So today we went to the Inglis House, which is a non-traditional nursing home as Sarah the activities coordinator explained it. The residents have various, crippling diseases that make them live their lives in wheelchairs. The house provides dorm-style rooms for them, equipped with TVs, desks, beds, and walls decorated with cards and photos from their families. The average age range of a resident at the Inglis House is 45-55. Volunteers are taken to the TR (therapy recreation) room to play scrabble, watch movies, paint, or play shuffleboard with the residents. It was an experience I have never witnessed before with people I’ve never encountered before, but I enjoyed it greatly.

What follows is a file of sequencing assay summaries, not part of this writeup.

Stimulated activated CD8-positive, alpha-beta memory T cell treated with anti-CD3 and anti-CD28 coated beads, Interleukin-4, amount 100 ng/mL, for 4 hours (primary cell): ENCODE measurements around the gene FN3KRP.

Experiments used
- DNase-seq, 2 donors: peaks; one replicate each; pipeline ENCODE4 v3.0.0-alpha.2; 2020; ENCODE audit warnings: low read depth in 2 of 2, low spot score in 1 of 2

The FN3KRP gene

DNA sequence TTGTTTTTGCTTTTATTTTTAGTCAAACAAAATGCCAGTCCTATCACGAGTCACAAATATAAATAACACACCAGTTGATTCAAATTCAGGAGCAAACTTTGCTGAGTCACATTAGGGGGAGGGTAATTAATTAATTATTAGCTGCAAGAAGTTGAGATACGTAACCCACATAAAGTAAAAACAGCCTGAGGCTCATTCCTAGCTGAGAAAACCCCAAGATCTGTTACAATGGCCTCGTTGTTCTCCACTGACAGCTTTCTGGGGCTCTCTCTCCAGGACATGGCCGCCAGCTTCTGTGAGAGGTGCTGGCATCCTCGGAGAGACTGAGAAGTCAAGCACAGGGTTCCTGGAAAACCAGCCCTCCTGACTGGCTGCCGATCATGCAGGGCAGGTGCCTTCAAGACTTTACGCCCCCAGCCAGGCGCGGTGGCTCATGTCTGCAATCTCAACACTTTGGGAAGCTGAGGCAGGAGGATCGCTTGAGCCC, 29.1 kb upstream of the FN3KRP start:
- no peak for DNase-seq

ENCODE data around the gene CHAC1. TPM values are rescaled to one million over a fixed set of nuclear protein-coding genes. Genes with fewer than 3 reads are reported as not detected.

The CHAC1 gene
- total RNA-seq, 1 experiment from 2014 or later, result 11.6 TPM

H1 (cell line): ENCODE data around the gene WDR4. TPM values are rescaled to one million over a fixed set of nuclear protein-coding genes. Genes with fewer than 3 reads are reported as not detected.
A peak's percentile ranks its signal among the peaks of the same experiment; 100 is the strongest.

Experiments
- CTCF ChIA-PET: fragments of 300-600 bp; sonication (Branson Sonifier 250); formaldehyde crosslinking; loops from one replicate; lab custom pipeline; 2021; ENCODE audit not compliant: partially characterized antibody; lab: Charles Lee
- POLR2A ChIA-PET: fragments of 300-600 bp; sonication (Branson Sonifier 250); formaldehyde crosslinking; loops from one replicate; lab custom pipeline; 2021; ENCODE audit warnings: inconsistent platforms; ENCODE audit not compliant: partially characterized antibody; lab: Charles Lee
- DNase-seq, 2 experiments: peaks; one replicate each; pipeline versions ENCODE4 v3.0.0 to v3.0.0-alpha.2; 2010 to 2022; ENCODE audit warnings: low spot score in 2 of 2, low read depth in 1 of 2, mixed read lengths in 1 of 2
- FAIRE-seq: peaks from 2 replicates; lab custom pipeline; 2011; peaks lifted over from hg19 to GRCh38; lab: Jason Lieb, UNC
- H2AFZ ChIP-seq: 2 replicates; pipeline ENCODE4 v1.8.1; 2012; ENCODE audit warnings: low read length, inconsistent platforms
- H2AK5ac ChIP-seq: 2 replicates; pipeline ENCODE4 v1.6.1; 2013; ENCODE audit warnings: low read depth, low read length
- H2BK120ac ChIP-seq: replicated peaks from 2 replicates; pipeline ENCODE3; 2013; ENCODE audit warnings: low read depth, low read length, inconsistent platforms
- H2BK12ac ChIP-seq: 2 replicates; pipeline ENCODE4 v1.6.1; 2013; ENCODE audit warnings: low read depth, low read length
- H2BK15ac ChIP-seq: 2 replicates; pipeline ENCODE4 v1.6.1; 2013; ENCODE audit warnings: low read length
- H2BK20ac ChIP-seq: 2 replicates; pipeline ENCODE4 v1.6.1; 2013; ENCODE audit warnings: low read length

The most intriguing part of our first day for me, however, was when we came back from our work sites and watched an old 20/20 video from about 2005. The first part showed children and teenagers walking around Moorestown, New Jersey, where I went to high school and where I still spend afternoons walking around Main Street. I got excited when they showed one of my favorite pizza places and the street right in front of my school. Then, suddenly, they cut to children and teenagers walking around the streets of Camden, New Jersey, only 10 minutes away. In 2004 Moorestown was voted the best place to live in America and Camden was voted the most dangerous place to live. What a shock to see kids dodging drug corners and needles in the bushes with graffiti covering the walls while I was happily attending my sophomore year in high school. The rest of the episode discussed the contrast between children in Camden and in Moorestown. They interviewed kids and teens who both had the same goals and hopes in life, but the Camden children have to work 10 times harder to achieve these things due to their surroundings. They have to overcome the influences of drugs, alcohol, starvation, homelessness, and so much more. After the episode was over, Pastor John asked us to talk about our initial reactions. I told him I was from the Moorestown area and he asked me if I felt guilty after seeing the show, explaining that wasn’t the point. I said no, but that I felt weird and sad and a little uncomfortable with the fact that so close to my home and my friends and my family are people struggling to support themselves on a day-to-day basis. I realized how much I take for granted every day and am so thankful for all that I have. I talked with my mom for a while tonight about why Camden is now so poverty-stricken and how we can help or how they can help themselves, but we didn’t come to any realistic conclusions.